Supporting economically distressed families

There’s been plenty of buzz recently about making universal free school meals a permanently available academic intervention across the nation. In October, the Biden-Harris administration unveiled a plan that would work toward free, healthy school meals for all. And several states have passed legislation recently to keep universal free school meals available to all students, including California, Maine, Massachusetts, Nevada, and Vermont. 

But in the meantime, Harvey told members of the Board last week that there is a potential way to support more students identified as coming from “economically distressed households” who are having trouble paying for school meals, and it involves supporting the expansion of something called the Community Eligibility Provision (CEP). Language that would expand CEP is currently written into draft federal child nutrition reauthorization legislation that is being considered by Congress.

In short, the CEP enables schools and districts the ability to provide school meals at no cost to all students, regardless of economic status, if the student population meets a certain threshold for the percentage of students who may be eligible for meal benefits. In North Carolina, 70 out of 115 school districts fully qualified for CEP for the 2022-23 school year.

The current version of the reauthorization of the federal Healthy, Hunger-Free Kids Act of 2010, which is seven years past due, contains language that would increase the “multiplier figure” so that schools and/or districts could essentially have a lower threshold to meet in order to qualify for CEP status.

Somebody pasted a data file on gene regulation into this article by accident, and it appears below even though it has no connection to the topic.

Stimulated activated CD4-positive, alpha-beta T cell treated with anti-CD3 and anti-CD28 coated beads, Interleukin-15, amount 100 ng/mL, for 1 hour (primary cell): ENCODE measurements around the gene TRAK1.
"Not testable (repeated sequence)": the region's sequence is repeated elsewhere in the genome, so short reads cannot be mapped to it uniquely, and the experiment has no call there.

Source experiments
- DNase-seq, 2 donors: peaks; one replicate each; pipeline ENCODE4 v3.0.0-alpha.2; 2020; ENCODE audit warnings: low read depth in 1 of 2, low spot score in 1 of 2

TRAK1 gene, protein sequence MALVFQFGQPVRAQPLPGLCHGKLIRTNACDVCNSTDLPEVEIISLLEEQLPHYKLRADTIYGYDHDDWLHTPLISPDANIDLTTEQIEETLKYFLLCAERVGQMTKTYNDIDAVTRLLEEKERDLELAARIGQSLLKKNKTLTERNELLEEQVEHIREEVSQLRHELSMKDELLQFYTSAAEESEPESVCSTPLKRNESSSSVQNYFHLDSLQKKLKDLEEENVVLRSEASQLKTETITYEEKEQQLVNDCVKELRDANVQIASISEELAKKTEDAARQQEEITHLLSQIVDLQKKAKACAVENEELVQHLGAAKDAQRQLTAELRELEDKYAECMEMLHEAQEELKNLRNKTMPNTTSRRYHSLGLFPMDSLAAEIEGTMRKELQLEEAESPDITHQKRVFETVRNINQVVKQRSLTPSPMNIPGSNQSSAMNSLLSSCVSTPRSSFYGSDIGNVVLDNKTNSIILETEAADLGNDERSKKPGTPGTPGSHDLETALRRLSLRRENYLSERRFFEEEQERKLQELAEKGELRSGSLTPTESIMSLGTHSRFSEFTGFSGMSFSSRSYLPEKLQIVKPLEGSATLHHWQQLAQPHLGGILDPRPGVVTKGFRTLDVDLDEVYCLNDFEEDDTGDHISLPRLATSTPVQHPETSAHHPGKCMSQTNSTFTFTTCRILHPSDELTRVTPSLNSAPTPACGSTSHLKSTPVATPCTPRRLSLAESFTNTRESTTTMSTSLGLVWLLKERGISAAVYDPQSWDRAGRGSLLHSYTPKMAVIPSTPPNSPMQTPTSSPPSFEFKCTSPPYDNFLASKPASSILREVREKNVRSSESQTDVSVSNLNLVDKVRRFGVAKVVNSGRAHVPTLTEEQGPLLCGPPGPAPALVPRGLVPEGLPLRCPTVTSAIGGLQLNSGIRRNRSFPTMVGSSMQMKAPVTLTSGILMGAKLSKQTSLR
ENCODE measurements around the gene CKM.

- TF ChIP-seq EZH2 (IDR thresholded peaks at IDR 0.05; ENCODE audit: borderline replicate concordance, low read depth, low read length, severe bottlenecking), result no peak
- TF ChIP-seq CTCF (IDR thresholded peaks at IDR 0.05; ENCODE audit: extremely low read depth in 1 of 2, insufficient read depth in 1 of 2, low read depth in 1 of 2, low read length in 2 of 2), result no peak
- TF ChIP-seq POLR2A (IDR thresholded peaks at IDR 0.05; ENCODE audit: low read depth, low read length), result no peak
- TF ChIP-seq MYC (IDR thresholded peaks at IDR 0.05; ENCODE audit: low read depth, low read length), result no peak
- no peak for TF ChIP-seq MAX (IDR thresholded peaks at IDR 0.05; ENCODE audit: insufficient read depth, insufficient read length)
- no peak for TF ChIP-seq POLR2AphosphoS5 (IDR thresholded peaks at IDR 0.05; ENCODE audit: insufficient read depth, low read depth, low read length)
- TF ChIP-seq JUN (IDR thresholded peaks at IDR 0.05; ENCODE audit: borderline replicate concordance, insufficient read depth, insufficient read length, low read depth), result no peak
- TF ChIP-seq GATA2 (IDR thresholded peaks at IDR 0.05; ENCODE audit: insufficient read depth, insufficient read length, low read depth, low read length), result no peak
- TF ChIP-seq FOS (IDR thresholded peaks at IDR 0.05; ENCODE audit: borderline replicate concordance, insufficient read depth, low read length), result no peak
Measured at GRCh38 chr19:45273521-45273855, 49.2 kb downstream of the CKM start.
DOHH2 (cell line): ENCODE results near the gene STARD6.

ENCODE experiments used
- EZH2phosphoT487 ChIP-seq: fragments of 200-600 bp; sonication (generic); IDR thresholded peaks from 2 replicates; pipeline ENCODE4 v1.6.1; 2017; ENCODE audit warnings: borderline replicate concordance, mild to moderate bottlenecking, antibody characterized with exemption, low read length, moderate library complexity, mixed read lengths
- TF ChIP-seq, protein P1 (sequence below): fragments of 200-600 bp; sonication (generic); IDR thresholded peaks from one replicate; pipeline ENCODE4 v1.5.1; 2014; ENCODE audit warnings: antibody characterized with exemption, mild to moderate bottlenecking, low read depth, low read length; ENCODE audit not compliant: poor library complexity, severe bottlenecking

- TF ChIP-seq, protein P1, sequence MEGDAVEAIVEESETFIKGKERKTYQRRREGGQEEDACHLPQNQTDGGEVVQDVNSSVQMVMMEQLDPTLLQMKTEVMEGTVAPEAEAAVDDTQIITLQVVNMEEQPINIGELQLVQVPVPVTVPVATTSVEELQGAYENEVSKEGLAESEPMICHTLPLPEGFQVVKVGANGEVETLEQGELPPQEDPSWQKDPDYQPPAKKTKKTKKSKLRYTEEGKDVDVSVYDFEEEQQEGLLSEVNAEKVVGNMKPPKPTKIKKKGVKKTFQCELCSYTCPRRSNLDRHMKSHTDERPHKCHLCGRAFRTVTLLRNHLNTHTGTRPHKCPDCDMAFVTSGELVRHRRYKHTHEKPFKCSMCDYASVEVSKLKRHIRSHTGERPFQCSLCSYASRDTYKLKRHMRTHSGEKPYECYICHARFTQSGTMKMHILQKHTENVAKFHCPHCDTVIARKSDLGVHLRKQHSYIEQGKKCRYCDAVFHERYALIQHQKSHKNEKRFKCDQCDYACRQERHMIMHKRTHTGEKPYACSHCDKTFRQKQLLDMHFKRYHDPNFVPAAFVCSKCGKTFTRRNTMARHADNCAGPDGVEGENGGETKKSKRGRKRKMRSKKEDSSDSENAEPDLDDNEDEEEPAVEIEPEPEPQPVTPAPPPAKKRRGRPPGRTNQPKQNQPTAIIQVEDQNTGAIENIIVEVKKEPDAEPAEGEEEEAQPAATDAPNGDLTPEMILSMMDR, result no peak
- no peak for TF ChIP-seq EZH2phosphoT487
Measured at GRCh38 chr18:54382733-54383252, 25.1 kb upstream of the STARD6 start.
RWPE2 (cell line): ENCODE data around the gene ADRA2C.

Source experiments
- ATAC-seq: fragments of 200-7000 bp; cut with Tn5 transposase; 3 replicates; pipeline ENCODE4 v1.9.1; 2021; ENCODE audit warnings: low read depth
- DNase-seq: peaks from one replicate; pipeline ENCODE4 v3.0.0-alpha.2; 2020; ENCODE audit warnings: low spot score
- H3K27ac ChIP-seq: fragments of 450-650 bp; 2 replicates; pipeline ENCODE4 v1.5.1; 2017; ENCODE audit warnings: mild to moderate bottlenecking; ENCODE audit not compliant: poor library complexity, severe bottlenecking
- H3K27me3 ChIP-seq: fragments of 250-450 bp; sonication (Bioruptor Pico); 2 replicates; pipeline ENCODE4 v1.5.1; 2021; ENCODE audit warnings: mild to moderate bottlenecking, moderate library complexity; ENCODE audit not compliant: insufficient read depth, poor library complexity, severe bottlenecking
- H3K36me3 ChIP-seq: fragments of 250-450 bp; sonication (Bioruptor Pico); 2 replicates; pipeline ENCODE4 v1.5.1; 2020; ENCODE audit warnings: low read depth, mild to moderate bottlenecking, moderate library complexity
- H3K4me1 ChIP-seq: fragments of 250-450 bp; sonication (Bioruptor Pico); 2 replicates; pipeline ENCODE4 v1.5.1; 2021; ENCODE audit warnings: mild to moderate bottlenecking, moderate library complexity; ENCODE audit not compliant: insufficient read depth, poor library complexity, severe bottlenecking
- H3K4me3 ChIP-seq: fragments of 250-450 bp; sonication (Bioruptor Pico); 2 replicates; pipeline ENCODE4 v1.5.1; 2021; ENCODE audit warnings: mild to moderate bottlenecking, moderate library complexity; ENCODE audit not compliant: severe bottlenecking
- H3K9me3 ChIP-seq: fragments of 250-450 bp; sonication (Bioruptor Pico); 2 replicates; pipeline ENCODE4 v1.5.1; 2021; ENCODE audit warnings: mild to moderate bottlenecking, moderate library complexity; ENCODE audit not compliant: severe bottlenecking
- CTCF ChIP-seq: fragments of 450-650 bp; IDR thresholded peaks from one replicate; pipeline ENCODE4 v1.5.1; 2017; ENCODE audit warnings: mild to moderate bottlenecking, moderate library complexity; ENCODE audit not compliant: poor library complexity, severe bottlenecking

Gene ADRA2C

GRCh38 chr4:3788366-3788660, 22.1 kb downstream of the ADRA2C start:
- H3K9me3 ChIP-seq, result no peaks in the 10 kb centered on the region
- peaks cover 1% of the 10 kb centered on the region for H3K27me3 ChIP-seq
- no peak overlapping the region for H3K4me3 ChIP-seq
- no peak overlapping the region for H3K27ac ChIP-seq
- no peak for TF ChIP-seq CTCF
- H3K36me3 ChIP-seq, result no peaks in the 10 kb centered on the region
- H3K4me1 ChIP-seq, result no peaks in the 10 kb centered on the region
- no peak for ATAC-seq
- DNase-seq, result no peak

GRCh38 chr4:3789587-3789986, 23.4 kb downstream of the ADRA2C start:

The proposed legislation would also raise the federal rate for reimbursement of school meals by 10 cents, provide commodities for school breakfast, provide funding support for school nutrition program infrastructure, and provide overdue program simplifications, according to Harvey’s presentation.

In New Hanover County, Stanley said the federal reauthorization language currently proposed would enable all of the schools in her district to qualify for CEP status, making meals available to children at no cost to all students. Currently, only 28 schools in New Hanover County out of 46 are able to provide no cost meals.

School nutrition directors from Cumberland, Robeson, Hoke, and Montgomery counties joined Harvey during the presentation to the Board last week to speak about their own perspectives with regard to the CEP and its benefits to students and their communities.

“CEP has just been wonderful for Hoke County,” said Deborah Davis Carpenter, child nutrition executive director for Hoke County Schools. “We have increased our participation in breakfast and lunch, our students are eating, and we all know that it has helped our student achievement.”

Throughout their presentations, school nutrition directors also mentioned supply chain problems that made it difficult to procure food items and, consequently, keep meal costs down. Later that week at the Board’s meeting, the Board voted to distribute a third allocation of the Supply Chain Assistance funds from the U.S. Department of Agriculture — nearly $12.5 million.

To learn more about Harvey’s presentation on CEP and the benefits of federal expansion of the program, see her presentation here.

Lindsay Wagner

Lindsay Wagner is a contract reporter for EducationNC focused on child nutrition.